As far as the “population” term being political correctness, questions of human genetics are going to be political no matter what. Furthermore, many advocates of human biodiversity are explicitly political (e.g. Steve Sailer here). At GNXP the “political” word is normally used negatively, which it shouldn’t be, and second, it’s almost exclusively used against one side of the political argument — multiculturalists, anti-racists, and “PC” people. 
     
    The term PC originated in Marxist arguments, where it was first used seriously and later became a joke about dogmatic but ineffective Marxist groups. Then it became a joke about overserious multiculturalist, sexual liberationists, etc. Many liberals used the term about other liberals. By now, though, it’s become a rightwing smear words, so that people will describe any liberal or left opinion (e.g., belief in global warming) as “PC.”

  47. Montague’s “Man?s Most Dangerous Myth: The Fallacy of Race” was written in 1942. At that time there were good reasons to write it, both scientifically and politically. I agree that it should not be taken as definitive any more (I haven’t read it), but labelling the politics as “PC” is a pretty shallow, trivial way of describing what was going on. And pop racism has had a continued though diminishing effect on American life since then.

  48. “As far as the “population” term being political correctness…” 
     
    Steve’s suggestion that the name ‘population genetics’ has its origin in PC was wrong. It’s the first time I’ve seen such a claim, and hopefully it will be the last. It’s equally false to your suggestion that ‘race’ has it’s origin in violence. Frankly this conversation should have been over when I gave you those links to Google Scholar. You don’t get to dictate to scientists what terms they should be using based on your (admittedly!) misinformed interpretations of their nomenclature.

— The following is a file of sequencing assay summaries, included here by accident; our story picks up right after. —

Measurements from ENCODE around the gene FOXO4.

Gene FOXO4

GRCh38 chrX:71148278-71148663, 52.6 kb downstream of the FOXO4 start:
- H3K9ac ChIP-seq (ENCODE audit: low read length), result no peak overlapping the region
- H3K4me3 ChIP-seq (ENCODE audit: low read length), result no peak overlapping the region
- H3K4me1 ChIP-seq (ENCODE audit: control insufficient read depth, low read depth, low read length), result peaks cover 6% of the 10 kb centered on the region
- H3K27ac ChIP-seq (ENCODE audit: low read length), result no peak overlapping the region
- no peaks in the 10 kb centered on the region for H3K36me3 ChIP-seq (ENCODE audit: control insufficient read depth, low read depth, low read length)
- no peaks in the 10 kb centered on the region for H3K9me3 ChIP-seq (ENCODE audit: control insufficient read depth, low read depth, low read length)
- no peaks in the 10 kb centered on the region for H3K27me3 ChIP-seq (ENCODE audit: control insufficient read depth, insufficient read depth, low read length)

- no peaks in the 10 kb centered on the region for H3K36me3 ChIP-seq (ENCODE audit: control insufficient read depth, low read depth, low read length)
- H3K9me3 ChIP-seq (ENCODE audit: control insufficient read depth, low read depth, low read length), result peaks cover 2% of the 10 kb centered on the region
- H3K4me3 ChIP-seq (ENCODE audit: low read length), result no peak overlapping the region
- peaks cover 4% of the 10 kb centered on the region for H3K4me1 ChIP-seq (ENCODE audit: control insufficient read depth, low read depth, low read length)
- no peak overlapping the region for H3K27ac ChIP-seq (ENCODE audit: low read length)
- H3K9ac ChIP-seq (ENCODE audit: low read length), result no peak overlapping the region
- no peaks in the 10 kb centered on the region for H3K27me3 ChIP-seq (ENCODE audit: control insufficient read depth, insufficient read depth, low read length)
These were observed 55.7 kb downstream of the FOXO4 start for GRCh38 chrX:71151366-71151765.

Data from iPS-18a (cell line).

JE: “How many races are there, Jason? If Poles are a race, are Rusyns and Ruthenians and Vlachs and Wends races? Are the Flemish and the Dutch one race or two? Are the Sardinians and Icelanders races? As long as you can draw lines on a map and find different gene distributions on the two sides of the line, do you have two races? “ 
     
    toto: “I think that Jason’s comment about the “Polish race” illustrates my point (is there a binary test that accurately discriminates between the “Polish race” and, say, the “Czech race” ?)“ 
     
    Please make up your minds, are you against the word ‘race’ or the concept of population. As I noted above, campaigns against the former were intended to cause the public to reject the latter. These comments show it worked.  
     
    “”Populations” and “groups” are neutral terms that you can use for whatever bunch of people you’re looking at. They don’t imply anything, so they force you to define precisely and explicitly the exact bunch of people you’re talking about. “Race” immediately carries implications of definiteness and discreteness that are, well, impossible to uphold.” 
     
    “Whatever bunch of people you’re looking at” is not what population geneticists study, which is groups of organisms defined by shared phylogeny. Your comment completely supports Steve’s position that ‘race’ is closer to the common understanding of what population geneticists study than the common understanding of ‘population’.

  49. Bring back “ethnoi”.